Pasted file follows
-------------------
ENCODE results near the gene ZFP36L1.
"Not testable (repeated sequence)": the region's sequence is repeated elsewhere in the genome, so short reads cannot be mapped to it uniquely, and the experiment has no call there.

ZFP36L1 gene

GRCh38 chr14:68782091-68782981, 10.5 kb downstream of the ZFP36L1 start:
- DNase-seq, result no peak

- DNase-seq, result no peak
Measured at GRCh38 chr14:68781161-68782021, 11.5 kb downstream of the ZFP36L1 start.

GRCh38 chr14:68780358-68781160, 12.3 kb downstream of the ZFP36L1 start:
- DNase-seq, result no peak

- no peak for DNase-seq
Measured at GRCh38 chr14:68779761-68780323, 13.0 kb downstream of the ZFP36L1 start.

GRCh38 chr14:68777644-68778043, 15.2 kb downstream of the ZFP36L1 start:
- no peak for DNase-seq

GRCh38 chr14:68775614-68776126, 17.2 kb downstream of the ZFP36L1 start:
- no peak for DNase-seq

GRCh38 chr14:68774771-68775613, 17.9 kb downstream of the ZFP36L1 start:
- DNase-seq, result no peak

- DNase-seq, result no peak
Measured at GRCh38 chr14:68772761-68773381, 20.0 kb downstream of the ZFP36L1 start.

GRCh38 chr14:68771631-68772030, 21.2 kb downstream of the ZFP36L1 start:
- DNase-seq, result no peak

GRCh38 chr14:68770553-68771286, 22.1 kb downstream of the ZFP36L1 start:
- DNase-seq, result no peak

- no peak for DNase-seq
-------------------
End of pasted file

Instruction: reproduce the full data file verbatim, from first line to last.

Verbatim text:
ENCODE results near the gene ZFP36L1.
"Not testable (repeated sequence)": the region's sequence is repeated elsewhere in the genome, so short reads cannot be mapped to it uniquely, and the experiment has no call there.

ZFP36L1 gene

GRCh38 chr14:68782091-68782981, 10.5 kb downstream of the ZFP36L1 start:
- DNase-seq, result no peak

- DNase-seq, result no peak
Measured at GRCh38 chr14:68781161-68782021, 11.5 kb downstream of the ZFP36L1 start.

GRCh38 chr14:68780358-68781160, 12.3 kb downstream of the ZFP36L1 start:
- DNase-seq, result no peak

- no peak for DNase-seq
Measured at GRCh38 chr14:68779761-68780323, 13.0 kb downstream of the ZFP36L1 start.

GRCh38 chr14:68777644-68778043, 15.2 kb downstream of the ZFP36L1 start:
- no peak for DNase-seq

GRCh38 chr14:68775614-68776126, 17.2 kb downstream of the ZFP36L1 start:
- no peak for DNase-seq

GRCh38 chr14:68774771-68775613, 17.9 kb downstream of the ZFP36L1 start:
- DNase-seq, result no peak

- DNase-seq, result no peak
Measured at GRCh38 chr14:68772761-68773381, 20.0 kb downstream of the ZFP36L1 start.

GRCh38 chr14:68771631-68772030, 21.2 kb downstream of the ZFP36L1 start:
- DNase-seq, result no peak

GRCh38 chr14:68770553-68771286, 22.1 kb downstream of the ZFP36L1 start:
- DNase-seq, result no peak

- no peak for DNase-seq